Student loan debt is perhaps the most common form of debt in the United States in 2021. While debt in general has become a more common problem for adults in recent years, student loan debt has increased disproportionately. With the skyrocketing cost of higher education has come a correlated boom in student loan debts, as more and more young adults are forced to rely on these loans to obtain an education. Even when accounting for inflation, the cost of tuition and related educational expenses has more than doubled since 1970 in both public and private universities.
This means that people are graduating from college with an amount of debt equal to a down payment on a house, a brand-new car, or other major expense – which leaves them choosing between repaying these debts and paying for these necessities.
In fact, while the percentage of people who are past 90 days delinquent on most other types of debt has decreased over the last five years, student loan debt delinquency is climbing. As such, financial issues like bankruptcy often coincide with outstanding student debt. However, that can get complicated when determining whether your outstanding debts are secured or not.
Here’s a little bit more about the student loan crisis in America – and what it means for adults facing bankruptcy.
No other type of debt has increased with the speed of student debt over the past decade. Nearly 45 million American adults now carry outstanding student debt, with that debt totaling well over 1.5 trillion dollars. That number means that about one in every four American adults has student loan debt, making it a very common problem. The average amount of debt per person related to education is quickly nearing $40,000 and the typical monthly payment for those who are able to make these payments is around $400.
However, many Americans cannot make these payments. When this happens, bankruptcy might be a consideration – but will a bankruptcy actually help with student loan debt? To understand that, it is important to know the difference in secured and unsecured debt.
In the minds of most, debt is debt. However, there are differences in how debt is guaranteed – and that can make a big difference in terms of how it will be repaid or forgiven in a bankruptcy.
In the simplest terms, unsecured debt has no collateral guarantee, while secure debt does. Collateral is a form of backing that helps to guarantee the repayment of debt. In many cases, the only way to obtain a loan or line of credit without collateral is to have excellent credit. This helps put the creditor’s mind at ease about how trustworthy the borrower is in terms of repayment.
Unsecured debt carries a much higher risk of default and nonrepayment than secured debt, since the borrow has less to lose personally. To collect outstanding unsecured debts, a lender typically must take legal action. Some common types of unsecured debt includes bank loans, medical debt, and outstanding credit card balances.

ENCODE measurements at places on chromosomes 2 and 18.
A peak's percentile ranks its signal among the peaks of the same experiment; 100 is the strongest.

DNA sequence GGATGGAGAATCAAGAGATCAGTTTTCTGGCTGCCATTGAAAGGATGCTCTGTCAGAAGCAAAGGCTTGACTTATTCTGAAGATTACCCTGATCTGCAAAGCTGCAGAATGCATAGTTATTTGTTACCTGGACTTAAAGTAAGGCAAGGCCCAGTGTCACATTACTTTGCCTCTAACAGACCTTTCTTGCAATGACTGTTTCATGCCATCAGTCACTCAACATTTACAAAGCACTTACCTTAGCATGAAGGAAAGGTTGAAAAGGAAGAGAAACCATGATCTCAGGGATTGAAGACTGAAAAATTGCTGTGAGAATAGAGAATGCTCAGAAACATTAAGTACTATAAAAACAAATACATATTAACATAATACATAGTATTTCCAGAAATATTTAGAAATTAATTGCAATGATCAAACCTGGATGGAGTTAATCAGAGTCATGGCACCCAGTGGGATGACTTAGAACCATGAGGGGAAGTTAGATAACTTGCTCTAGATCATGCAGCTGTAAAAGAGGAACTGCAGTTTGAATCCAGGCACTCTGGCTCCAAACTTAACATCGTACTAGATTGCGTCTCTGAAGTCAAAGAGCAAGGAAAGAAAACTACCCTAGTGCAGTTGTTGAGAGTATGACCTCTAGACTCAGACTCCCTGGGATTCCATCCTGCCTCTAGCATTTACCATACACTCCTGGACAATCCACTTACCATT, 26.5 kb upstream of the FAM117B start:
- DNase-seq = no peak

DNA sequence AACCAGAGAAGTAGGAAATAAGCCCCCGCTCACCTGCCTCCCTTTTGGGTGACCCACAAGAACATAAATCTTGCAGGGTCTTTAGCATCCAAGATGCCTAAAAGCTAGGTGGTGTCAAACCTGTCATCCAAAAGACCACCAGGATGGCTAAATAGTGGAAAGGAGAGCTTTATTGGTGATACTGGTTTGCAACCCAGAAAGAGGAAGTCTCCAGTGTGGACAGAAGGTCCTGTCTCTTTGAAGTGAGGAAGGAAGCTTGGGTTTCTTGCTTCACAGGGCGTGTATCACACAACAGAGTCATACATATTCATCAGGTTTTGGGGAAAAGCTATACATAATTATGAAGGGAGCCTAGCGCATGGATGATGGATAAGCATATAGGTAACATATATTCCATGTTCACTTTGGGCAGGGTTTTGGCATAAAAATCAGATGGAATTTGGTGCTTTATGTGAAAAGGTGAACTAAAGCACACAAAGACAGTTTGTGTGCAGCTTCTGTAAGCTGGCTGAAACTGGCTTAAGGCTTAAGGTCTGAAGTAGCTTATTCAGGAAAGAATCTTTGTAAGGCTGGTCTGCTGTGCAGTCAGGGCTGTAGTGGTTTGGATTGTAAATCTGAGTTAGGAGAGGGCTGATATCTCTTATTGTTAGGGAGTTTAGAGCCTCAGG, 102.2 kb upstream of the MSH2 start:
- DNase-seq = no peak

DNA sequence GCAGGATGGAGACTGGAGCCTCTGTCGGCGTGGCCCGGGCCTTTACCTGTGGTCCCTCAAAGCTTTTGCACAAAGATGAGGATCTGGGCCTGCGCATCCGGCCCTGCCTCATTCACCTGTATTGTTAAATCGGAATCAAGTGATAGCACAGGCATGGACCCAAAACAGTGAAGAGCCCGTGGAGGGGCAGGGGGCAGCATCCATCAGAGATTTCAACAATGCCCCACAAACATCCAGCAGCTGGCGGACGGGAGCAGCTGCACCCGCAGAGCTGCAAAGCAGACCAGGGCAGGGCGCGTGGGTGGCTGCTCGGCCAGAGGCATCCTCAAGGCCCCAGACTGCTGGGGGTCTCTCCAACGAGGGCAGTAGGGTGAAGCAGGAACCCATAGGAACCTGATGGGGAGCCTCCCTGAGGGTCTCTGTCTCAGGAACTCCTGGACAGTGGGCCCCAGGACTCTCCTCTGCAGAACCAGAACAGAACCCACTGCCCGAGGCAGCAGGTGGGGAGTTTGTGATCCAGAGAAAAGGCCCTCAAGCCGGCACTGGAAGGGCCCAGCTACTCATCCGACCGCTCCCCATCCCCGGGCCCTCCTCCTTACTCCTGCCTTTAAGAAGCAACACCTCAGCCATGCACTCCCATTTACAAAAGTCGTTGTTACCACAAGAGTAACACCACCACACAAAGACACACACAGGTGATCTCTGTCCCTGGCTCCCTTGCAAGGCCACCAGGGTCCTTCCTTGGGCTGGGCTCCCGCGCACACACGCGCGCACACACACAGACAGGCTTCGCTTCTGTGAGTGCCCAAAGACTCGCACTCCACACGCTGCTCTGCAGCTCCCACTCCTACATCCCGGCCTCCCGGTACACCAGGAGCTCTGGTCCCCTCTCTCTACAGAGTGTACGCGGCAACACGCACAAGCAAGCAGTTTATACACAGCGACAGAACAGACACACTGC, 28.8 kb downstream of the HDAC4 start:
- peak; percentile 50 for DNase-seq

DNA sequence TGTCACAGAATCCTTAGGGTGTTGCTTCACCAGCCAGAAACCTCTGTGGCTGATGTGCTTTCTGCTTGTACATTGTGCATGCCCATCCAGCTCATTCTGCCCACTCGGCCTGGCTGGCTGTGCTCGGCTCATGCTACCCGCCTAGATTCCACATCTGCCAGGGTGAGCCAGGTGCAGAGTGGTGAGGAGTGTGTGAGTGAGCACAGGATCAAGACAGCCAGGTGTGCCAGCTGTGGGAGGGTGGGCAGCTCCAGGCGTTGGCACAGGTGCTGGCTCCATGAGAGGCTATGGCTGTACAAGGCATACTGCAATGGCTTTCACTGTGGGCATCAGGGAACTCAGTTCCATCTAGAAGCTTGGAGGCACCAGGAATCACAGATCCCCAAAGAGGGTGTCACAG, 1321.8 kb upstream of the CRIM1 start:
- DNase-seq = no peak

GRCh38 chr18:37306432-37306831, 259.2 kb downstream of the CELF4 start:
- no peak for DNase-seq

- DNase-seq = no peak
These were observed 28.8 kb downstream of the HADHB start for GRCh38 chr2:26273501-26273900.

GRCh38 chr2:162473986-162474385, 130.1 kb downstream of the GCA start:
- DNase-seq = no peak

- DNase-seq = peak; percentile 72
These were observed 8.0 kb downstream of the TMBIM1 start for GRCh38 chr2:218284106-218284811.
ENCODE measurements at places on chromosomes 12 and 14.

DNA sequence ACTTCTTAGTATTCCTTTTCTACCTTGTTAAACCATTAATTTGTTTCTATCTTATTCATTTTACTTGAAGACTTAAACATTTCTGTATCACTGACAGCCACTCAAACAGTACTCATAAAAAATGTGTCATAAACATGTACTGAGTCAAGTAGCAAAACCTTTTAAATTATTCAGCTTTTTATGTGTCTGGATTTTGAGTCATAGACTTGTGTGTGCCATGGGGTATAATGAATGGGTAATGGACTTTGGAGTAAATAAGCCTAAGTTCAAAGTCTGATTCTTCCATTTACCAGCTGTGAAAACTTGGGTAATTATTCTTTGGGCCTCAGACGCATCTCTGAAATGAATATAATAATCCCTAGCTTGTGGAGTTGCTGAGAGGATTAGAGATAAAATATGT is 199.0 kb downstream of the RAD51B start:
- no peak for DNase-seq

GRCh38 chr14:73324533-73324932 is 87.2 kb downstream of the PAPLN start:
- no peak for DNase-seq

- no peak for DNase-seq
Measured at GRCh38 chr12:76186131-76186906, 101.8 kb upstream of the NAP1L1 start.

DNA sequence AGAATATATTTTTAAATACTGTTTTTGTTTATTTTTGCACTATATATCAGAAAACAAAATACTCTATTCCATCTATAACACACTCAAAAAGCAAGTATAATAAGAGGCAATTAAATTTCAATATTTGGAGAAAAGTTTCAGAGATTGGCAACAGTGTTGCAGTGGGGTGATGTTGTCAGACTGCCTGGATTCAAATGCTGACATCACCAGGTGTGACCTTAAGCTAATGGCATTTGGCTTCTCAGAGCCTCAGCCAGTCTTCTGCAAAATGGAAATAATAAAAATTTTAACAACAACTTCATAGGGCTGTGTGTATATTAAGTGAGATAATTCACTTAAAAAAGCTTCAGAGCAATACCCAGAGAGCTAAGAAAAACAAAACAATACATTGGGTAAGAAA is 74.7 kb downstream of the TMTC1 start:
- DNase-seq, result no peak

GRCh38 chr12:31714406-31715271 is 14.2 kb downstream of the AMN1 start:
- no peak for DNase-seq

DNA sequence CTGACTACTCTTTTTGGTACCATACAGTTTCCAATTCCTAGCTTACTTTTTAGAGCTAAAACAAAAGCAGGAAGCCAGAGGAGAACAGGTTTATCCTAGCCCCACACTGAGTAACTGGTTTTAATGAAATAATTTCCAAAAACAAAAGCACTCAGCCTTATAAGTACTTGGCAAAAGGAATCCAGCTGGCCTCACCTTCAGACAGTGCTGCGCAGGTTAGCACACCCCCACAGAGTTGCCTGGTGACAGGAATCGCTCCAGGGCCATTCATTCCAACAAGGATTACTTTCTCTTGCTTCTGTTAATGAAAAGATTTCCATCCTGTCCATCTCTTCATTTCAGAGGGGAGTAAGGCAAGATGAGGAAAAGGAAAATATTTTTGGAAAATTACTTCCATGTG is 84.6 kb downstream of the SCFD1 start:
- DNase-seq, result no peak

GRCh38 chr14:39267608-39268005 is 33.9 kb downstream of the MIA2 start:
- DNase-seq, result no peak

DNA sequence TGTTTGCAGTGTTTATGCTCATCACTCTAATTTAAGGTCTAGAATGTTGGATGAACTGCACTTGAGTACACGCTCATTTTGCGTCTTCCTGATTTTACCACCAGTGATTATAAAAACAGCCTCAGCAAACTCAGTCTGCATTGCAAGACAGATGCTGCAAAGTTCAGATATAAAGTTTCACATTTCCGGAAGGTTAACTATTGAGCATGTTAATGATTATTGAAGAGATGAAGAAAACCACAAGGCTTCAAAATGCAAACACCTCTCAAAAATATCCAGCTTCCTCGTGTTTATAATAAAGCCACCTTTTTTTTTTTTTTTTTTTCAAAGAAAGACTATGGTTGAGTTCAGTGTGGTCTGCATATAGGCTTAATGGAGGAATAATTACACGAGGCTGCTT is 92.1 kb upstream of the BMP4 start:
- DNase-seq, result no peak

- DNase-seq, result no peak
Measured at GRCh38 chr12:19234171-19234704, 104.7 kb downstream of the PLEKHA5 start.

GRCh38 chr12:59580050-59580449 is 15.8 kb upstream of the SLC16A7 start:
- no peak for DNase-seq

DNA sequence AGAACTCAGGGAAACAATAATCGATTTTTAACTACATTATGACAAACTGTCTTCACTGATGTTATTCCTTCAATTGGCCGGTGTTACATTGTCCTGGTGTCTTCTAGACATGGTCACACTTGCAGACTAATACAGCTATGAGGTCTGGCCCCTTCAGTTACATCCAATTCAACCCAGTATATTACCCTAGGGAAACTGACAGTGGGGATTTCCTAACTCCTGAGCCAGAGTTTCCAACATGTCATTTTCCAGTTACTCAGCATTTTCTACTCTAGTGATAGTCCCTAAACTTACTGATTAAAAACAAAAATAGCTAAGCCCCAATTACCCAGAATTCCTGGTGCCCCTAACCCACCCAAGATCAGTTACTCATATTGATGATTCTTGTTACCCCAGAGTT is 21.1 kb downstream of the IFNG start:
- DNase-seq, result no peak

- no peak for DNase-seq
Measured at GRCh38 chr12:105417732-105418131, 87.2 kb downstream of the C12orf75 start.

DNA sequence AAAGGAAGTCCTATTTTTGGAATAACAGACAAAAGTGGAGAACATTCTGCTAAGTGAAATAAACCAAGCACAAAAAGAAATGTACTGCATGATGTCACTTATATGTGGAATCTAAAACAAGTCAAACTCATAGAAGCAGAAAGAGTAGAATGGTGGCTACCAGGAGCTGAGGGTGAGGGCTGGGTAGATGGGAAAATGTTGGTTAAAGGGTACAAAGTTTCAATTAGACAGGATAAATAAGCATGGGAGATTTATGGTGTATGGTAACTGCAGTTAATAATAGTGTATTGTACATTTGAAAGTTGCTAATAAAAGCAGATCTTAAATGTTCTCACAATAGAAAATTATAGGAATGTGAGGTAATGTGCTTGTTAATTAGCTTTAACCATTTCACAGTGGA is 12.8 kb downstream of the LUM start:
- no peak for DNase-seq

Often, unsecured debt carries large interest rates to offset the risk sustained by the lenders. These lenders are also often very large entities which can afford the risk that they take when issuing these lines of credit. But for the consumer, repaying these debts can be difficult – especially if they amass a large amount of them.
With secured debt, the instance of nonrepayment is often much lower because of the fact that borrowers have to put up some form of collateral to guarantee these loans. Common examples of this type of debt include mortgages and auto loans. In these cases, the item being paid for with the loan is typically the collateral. This means that if loans are not repaid, the home or automobile can be repossessed.
While secured debt is less commonly defaulted on, it is still common enough that millions of cases of repossession happen annually. Debt is something that many people struggle to get under control once it begins to mount, and student loan debt is perhaps one of the greatest sources of this snowballing debt.
So, are federal student loans secured or unsecured debt? The simple answer is that they are unsecured; you do not have to surrender any type of collateral to take out a federal student loan. However, the rules for repayment – and the rules when it comes to how student loan debt will be treated during a bankruptcy – are different than they are for other types of unsecured debt.
Student loan debt may not be as easy to discharge during a bankruptcy as other types of unsecured debt. While things like credit card debt are much easier to have forgiven and discharged entirely, doing so with student loan debt requires credible proof of financial hardship. This means more than just struggling with debt. You’ll be responsible for demonstrating the circumstances that led to your struggle, which may include anything from a major illness or injury to a natural disaster or even a job loss. Whatever has caused you and your family to be unable to repay these loans, you’ll have to show proof of that in court.
These stringent rules do not mean that you should elect to ignore your student debt during your bankruptcy preparations. As they are backed and disbursed by the federal government, federal student loans have non statute of limitations. This means that you could still be on the hook for your student loan debt in fifty years, while credit card and other types of unsecured debt will generally be wiped from your record after anywhere from three to ten years. As such, it pays to pursue every possible avenue for repayment of these loans, whether that means bankruptcy or something else entirely.
For more information on student loan debt as it relates to Florida bankruptcy, contact the knowledgeable staff of the Van Horn Law Group. Their expertise will help you navigate the process of filing for bankruptcy and finding the best approach for getting out from under the weight of your student loan debt.
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